10 Companies, 10 Cost Effective RFID Solutions

Posted by on Jul 26, 2016 1:56:19 PM

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RFID is a mature technology. However, the strong upward use trend indicates that it still has a bright future. It may be that the creativity of users is propelling the increasing number of uses. Here are ten examples of companies that have solved problems using RFID.

1. Boekhandels Groep

The largest bookseller in the Netherlands had the basic challenge of all booksellers - balancing inventory against satisfying customers with selection. Moving past an intuitive opinion-based approach required data. Tagging books with RFIDs gave the company the basic numbers to start analytics. The case was so clear that Matthijs van der Lely, CEO approved the project without extensive study. With success in the first store, the company has moved on to the rest of their network.

2. Intel

Intel had dual purposes in adopting RFID technology. As a top-tier manufacturer, Intel was seeking the productivity and logistics gains that RFIDs provide. As a technology company, Intel had partnered with MIT to better understand the ecology of smart objects in a modern supply chain. The company has continued to expand RFIDs in its plants and products.

3. VW

Why have a showroom when you can have a theme park? That was the view of Volkswagen in developing its car-centered theme park, Autostadt, near its Wolfsburg plant. Customers are able to pick up their factory fresh vehicle purchased on site. Each car has a number of customizations and even small gifts, such as umbrellas. Keeping the details straight to deliver the car as promised is a monumental task, well suited to RFID tagging. 

4. Dolly's Splash Country 

Staying with theme parks, Dolly's Splash Country is using RFID to track something even more valuable than Passats - kids.  For two dollars per person, a family can register and receive tamper-proof wrist bands affixed with active RFIDs. If the group becomes separated, the band can be swiped at one of several kiosks that will display other group members on a video park map. Disney was the first theme park to pioneer RFID wrist bands.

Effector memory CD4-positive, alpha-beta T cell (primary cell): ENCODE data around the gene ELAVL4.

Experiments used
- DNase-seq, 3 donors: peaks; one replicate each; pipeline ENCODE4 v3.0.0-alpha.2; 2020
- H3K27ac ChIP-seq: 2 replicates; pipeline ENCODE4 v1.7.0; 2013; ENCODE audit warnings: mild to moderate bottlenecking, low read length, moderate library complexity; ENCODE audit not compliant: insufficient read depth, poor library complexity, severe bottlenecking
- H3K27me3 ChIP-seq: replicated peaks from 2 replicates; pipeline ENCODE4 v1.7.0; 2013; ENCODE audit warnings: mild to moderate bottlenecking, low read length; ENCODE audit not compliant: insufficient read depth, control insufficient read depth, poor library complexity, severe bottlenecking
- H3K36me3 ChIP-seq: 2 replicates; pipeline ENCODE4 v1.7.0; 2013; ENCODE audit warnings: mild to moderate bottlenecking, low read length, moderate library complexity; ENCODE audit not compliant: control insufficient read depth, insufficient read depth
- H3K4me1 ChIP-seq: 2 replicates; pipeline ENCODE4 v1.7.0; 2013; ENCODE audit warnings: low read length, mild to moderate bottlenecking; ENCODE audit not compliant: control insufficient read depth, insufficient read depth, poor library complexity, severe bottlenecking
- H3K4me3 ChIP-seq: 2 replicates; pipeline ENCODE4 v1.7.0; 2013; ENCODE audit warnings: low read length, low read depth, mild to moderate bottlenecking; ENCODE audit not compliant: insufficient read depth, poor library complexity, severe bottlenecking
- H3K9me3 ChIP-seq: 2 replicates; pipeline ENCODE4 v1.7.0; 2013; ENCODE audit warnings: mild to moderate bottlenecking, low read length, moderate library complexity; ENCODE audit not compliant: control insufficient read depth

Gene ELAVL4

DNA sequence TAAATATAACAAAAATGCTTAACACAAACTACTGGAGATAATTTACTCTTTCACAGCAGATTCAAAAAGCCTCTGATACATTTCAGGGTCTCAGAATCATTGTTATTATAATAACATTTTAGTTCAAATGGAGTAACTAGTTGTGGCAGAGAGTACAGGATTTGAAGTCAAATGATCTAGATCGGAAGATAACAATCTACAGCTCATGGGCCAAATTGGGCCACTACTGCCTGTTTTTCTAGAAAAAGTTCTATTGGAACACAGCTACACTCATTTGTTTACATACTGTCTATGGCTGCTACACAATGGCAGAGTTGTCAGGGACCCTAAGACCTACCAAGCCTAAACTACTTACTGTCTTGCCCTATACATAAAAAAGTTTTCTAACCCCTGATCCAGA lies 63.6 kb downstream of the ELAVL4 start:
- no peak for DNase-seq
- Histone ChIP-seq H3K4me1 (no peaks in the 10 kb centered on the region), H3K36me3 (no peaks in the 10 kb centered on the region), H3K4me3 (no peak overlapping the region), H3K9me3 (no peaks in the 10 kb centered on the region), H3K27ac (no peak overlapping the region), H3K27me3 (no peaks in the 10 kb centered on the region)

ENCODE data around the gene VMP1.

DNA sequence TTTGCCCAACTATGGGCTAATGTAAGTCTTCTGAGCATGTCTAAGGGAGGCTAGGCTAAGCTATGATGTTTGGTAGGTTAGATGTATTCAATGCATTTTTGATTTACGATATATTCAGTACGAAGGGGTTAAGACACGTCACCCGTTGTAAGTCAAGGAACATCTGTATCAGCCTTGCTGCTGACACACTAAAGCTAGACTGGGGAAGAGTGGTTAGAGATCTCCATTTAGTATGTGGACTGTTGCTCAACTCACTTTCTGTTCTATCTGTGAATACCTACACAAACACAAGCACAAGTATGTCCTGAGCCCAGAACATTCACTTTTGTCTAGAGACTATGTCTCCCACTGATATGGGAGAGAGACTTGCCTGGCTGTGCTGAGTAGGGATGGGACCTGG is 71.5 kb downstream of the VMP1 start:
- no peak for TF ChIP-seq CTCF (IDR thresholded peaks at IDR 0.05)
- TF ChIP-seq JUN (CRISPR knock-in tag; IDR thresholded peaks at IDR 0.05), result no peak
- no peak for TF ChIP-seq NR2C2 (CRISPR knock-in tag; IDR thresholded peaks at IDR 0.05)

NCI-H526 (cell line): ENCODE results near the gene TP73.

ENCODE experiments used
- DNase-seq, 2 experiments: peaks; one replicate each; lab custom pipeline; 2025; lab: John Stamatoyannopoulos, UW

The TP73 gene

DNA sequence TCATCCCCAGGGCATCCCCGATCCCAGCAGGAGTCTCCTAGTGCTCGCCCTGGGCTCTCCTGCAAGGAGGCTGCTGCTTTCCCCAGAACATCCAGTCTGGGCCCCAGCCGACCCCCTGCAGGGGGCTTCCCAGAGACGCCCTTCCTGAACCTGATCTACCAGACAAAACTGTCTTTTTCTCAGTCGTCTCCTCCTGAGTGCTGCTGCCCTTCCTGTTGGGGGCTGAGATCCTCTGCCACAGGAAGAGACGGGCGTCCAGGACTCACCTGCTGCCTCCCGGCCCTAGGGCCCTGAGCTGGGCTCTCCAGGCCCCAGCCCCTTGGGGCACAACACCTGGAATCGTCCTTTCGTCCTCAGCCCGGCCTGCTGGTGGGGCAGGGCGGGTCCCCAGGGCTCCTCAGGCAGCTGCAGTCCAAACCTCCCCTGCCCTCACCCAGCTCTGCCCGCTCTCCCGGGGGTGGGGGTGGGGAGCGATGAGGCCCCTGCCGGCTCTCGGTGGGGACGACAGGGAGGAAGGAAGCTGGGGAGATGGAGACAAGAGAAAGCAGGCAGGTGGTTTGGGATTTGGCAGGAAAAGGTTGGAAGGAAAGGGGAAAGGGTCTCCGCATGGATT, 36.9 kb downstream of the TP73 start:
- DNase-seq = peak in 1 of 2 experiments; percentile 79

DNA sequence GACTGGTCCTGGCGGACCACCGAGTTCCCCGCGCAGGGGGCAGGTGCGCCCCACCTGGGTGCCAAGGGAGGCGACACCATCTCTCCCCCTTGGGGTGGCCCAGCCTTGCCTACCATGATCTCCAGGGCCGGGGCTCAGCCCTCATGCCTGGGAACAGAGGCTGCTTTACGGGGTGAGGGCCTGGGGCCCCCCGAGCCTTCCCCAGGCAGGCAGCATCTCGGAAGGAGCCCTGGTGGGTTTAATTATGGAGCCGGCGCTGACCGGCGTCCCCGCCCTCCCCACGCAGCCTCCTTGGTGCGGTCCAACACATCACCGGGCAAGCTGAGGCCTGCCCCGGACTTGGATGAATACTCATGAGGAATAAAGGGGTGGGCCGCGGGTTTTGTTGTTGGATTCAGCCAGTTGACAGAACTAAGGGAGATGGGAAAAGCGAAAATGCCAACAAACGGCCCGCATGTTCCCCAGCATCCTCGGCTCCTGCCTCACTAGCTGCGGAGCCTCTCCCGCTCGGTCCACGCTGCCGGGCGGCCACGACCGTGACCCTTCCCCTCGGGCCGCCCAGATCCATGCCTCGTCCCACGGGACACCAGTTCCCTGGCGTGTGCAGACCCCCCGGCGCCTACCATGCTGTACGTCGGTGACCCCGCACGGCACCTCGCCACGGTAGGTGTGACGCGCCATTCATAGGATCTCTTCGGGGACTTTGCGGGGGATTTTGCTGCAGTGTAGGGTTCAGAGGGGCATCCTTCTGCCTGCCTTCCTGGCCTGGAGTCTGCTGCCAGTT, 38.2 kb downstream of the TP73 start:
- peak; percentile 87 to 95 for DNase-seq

5. Chevron

An offshore platform needs everything from eggs to replacement parts for production equipment. A large number of suppliers make the needed deliveries early in the morning, just before supply ships leave port. Chevron's parts management system, based on RFIDs, in forcing order. Due the inherent limits of space on an offshore platform, the system will offer even greater benefits in this environment.

6. Wonderful Pistachios and Almonds

 The world's largest processor of pistachios and almonds works with 400 partner growers on the inbound side and ships 450 million pounds of products to major retailers in 20 countries on the outbound side. The peak harvest season of six week places a premium on efficiency of receiving, grading, and payment for each of the 425 daily inbound truckloads. RFID tracking makes the process quick and painless, which is critical in maintaining positive relations with growers.

7. Cambium-Forstbetriebe 

A tree to a forest products company is just raw material inventory. When the decision is made to turn it into a product, each step in the process is time and money. By using RFIDs to track these steps, German forestry company Cambium-Forstbetriebe has streamlined the process.  Cambium-Forstbetriebe manages 32,000 acres. For comparison, Weyerhaeuser manages 13 million acres. The lesson is that small enterprises can suceed in implementing RFID programs.

8. Indy Racing League 

On the left side of each Indy car, 33 inches from the tip of the nose cone, an RFID transponder rests. The sport depends on these transponders to provide data for fan interest and for timing the races. This technology is part of a system that produces results to a ten-thousandth of a second, the highest degree of precision in any sport. For comparison, a hummingbird wing beat is one hundredth of a second.  

9. The Law Office of Fish and Richardson 

Our legal system is not digital and depends on paper filed in folders. When the law office of Fish & Richardson P.C. realized the number of non-billable hours that went into looking for the files, they turned to RFID for a solution. They started with the part of their business with the most consistent material and created an RFID track system. The initial results showed locating the files accurately climbed from 35% to 98%

10. Jacobi Medical Center

The main resource for health care providers is patient information. Its availability when interacting with patients at their bedside determines efficiency and effectiveness of treatment. Jacobi Medical Center has made this information readily available through an RFID system linked to laptops. The pilot phase of the project went so well that staff refused to return the equipment when the pilot ended. This force the hospital to straight to full adopting and expanding the program.  

The Lesson Learned

RFID can locate an item at a specific time and can connect any data about the item to that time and location. Therefore, any problem that is a matter of time/location/object properties, potentially has an RFID solution. There are few technological limits. Creation of the solution really depends on the ability an individual to clearly define the problem and imagine the solution.

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